Last week the Missouri Court of Appeals agreed, and upheld the trial court’s dismissal. The appellate court did not decide that Mr. Yungwirth’s actions were fine, or that Ms. Duvall’s Medicaid planning technique was fine. They just agreed that Lynn and Connie Duvall’s complaint was filed too late. Duvall v. Yungwirth, November 10, 2020.

What are the takeaway messages?

But what can Mildred Duvall’s complicated story teach us? We have a number of observations to suggest:

  1. Be careful about selecting your lawyer. Do you want someone who really knows estate planning and/or Medicaid planning? Check out their reputation, their online information, and recommendations from friends and colleagues. Did you meet the lawyer at a promotional seminar at the public library or a local restaurant? Make sure you’re not being sold something you don’t really want or need.
  2. Does a particular Medicaid planning technique sound almost too good to be true? Be suspicious and ask for input from others.
  3. When a lawyer agrees to meet with you and your family member together, that suggests something troublesome. We are supposed to represent just one person, not a whole family. Recognize that your interests and those of your family member might differ, and respect the lawyer’s efforts to maintain that separation.
  4. Recognize that even though an idea — and particularly a Medicaid planning technique — might work, it might also have unintended secondary effects. Like, for instance, triggering a referral to the local adult exploitation hotline.


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Robert B. Fleming


Robert Fleming is a Fellow of both the American College of Trust and Estate Counsel and the National Academy of Elder Law Attorneys. He has been certified as a Specialist in Estate and Trust Law by the State Bar of Arizona‘s Board of Legal Specialization, and he is also a Certified Elder Law Attorney by the National Elder Law Foundation. Robert has a long history of involvement in local, state and national organizations. He is most proud of his instrumental involvement in the Special Needs Alliance, the premier national organization for lawyers dealing with special needs trusts and planning.

Robert has two adult children, two young grandchildren and a wife of over fifty years. He is devoted to all of them. He is also very fond of Rosalind Franklin (his office companion corgi), and his homebound cat Muninn. He just likes people, their pets and their stories.

Elizabeth N.R. Friman


Elizabeth Noble Rollings Friman is a principal and licensed fiduciary at Fleming & Curti, PLC. Elizabeth enjoys estate planning and helping families navigate trust and probate administrations. She is passionate about the fiduciary work that she performs as a trustee, personal representative, guardian, and conservator. Elizabeth works with CPAs, financial professionals, case managers, and medical providers to tailor solutions to complex family challenges. Elizabeth is often called upon to serve as a neutral party so that families can avoid protracted legal conflict. Elizabeth relies on the expertise of her team at Fleming & Curti, and as the Firm approaches its third decade, she is proud of the culture of care and consideration that the Firm embodies. Finding workable solutions to sensitive and complex family challenges is something that Elizabeth and the Fleming & Curti team do well.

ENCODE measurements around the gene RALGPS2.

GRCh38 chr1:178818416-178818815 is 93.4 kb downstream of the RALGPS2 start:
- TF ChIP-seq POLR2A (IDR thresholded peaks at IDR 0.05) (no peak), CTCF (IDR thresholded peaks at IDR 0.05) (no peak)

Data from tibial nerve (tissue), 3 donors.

Amy F. Matheson


Amy Farrell Matheson has worked as an attorney at Fleming & Curti since 2006. A member of the Southern Arizona Estate Planning Council, she is primarily responsible for estate planning and probate matters.

Amy graduated from Wellesley College with a double major in political science and English. She is an honors graduate of Suffolk University Law School and has been admitted to practice in Arizona, Massachusetts, New York, and the District of Columbia.

Prior to joining Fleming & Curti, Amy worked for American Public Television in Boston, and with the international trade group at White & Case, LLP, in Washington, D.C.

Amy’s husband, Tom, is an astronomer at NOIRLab and the Head of Time Domain Services, whose main project is ANTARES. Sadly, this does not involve actual time travel. Amy’s twin daughters are high school students; Finn, her Irish Red and White Setter, remains a puppy at heart.

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Matthew M. Mansour


Matthew is a law clerk who recently earned his law degree from the University of Arizona James E. Rogers College of Law. His undergraduate degree is in psychology from the University of California, Santa Barbara. Matthew has had a passion for advocacy in the Tucson community since his time as a law student representative in the Workers’ Rights Clinic. He also has worked in both the Pima County Attorney’s Office and the Pima County Public Defender’s Office. He enjoys playing basketball, caring for his cat, and listening to audiobooks narrated by the authors.